For decades, sidewalk vendors have brought commerce, food and culture to neglected public spaces in Los Angeles. An estimated 10,000 of them roam the city's streets, bringing fresh fruit to neighborhoods with few supermarkets, perfuming street corners with the smell of frying onions and delighting children with paletas and other frozen treats.
But under current city laws, every sale they make is illegal.
L.A. is a hotbed of interesting street food, but it is also the only one of the nation's 10 largest cities to completely outlaw sidewalk vending. At a time when the city is finally trying to develop a more vibrant urban core and make its streets more friendly to pedestrians and cyclists, the ban needs to be lifted.
It's time to create a citywide permit system to allow vendors to sell on sidewalks and in parks, with rules to allow pedestrian passage, to encourage safe and nutritious food and to collect sales taxes to help city finances. The city has considered enacting such a law a number of times but has not done so. And currently, the City Council is considering cracking down harder on vendors in public parks.
Street vending used to be legal in Los Angeles. A hundred years ago, when the streets were more vibrant, with trolleys, pedestrians, horse carts and cars all coexisting, a vendor could pay a fee to be licensed as a foot peddler, a peddler with a horse and wagon, or a seller of merchandise from a stand on the sidewalk.
Restrictions on vending increased at about the time the car began to gain supremacy in Los Angeles life. In the mid-1930s, the city banned vending on sidewalks downtown, and then in other major business districts.
In 1974, the City Council voted to ban sidewalk vending throughout the city. Mayor Tom Bradley vetoed the ordinance because he felt it would harm the poor. As he put it, "I believe we need to encourage, not discourage, the creation of new small-business enterprises, without which upward mobility on the socioeconomic ladder would become that much more difficult."
Bradley's veto was only a temporary setback for the anti-vendor sentiment, however, and in 1980, the city finally banned all sidewalk vending — or at least it tried to. Selling on the street, it turned out, couldn't be so easily contained. One factor in street vending's persistence was increased immigration from countries where people expected to be able to sell and buy street food. Another was the economic downturn of the early '90s, during which many people turned to vending to survive.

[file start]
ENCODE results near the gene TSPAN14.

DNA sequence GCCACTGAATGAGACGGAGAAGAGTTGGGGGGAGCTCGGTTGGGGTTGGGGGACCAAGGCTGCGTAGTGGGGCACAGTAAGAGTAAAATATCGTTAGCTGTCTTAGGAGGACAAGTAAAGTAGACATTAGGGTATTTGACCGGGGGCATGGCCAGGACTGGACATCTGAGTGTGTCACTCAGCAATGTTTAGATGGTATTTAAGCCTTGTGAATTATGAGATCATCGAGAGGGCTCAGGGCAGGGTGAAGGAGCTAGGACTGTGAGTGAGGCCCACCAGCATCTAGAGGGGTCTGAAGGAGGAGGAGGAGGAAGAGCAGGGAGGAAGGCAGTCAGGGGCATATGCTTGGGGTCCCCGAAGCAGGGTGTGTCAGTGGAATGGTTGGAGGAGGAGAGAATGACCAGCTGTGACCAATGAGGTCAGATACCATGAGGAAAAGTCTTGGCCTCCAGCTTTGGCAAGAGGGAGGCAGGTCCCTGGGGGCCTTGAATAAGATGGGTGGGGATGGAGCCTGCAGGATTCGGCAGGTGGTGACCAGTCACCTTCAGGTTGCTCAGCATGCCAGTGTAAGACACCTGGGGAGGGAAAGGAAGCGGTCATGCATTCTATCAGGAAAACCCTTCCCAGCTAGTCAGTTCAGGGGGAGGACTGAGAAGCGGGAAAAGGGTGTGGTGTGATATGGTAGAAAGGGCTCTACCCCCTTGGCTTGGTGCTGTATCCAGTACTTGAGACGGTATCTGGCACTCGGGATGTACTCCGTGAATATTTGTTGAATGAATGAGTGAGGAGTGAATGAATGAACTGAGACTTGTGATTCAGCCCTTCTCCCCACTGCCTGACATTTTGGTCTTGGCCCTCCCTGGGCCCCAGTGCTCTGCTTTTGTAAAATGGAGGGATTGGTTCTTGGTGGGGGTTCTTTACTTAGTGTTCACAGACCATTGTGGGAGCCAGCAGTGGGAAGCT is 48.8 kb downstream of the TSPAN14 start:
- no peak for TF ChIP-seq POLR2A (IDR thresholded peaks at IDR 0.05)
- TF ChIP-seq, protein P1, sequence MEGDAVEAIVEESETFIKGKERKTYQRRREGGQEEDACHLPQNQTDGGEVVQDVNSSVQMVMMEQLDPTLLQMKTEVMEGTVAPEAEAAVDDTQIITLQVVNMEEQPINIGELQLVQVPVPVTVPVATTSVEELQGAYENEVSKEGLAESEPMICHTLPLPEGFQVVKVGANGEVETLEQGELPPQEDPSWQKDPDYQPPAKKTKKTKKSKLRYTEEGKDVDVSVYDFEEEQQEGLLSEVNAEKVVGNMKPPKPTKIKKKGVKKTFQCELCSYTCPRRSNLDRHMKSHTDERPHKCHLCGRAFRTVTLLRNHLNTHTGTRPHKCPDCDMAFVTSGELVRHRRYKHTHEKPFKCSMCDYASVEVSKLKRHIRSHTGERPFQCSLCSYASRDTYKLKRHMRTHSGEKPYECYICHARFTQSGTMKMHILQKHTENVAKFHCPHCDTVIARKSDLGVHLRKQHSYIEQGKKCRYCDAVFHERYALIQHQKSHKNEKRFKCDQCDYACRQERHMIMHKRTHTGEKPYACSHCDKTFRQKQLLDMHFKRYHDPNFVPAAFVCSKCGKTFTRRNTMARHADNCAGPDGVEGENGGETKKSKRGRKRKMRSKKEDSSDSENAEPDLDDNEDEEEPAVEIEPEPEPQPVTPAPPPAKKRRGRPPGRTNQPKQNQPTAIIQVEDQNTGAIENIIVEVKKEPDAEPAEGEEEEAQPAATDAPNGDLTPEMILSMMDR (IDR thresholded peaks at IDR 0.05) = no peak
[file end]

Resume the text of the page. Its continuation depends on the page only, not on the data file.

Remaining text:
In 1994, acknowledging this reality, the City Council voted to legalize sidewalk vending in designated districts around the city. But the process it set up to establish the districts was so complex that it took five years to get the first (and only) one, in MacArthur Park, started. Because of red tape and lack of enforcement outside of the district, it shut down several years later.
The present lack of a permit system criminalizes vendors who just want to make a living. It deprives the city of tax revenue and licensing fees. And it potentially puts the public at risk, because vendors selling food on the black market have little incentive to familiarize themselves with and adhere to health codes.
Los Angeles has tried banning vending. It has tried ignoring the issue. It has tried limiting vending to small vending districts. None of these approaches has worked. We need a citywide permit system for selling on sidewalks and in parks, and it needs to have sensible rules and incentives to encourage more vending of nutritious food. The motions being considered by the City Council are an opportunity to bring vendors out of the shadows and to legalize a more walkable, prosperous and delicious city.
Mark Vallianatos teaches at Occidental College and serves on the steering committee of the Los Angeles Street Vendor Campaign. He wrote chapters on vending in Los Angeles in two recent books: "The Informal American City" and "Incomplete Streets."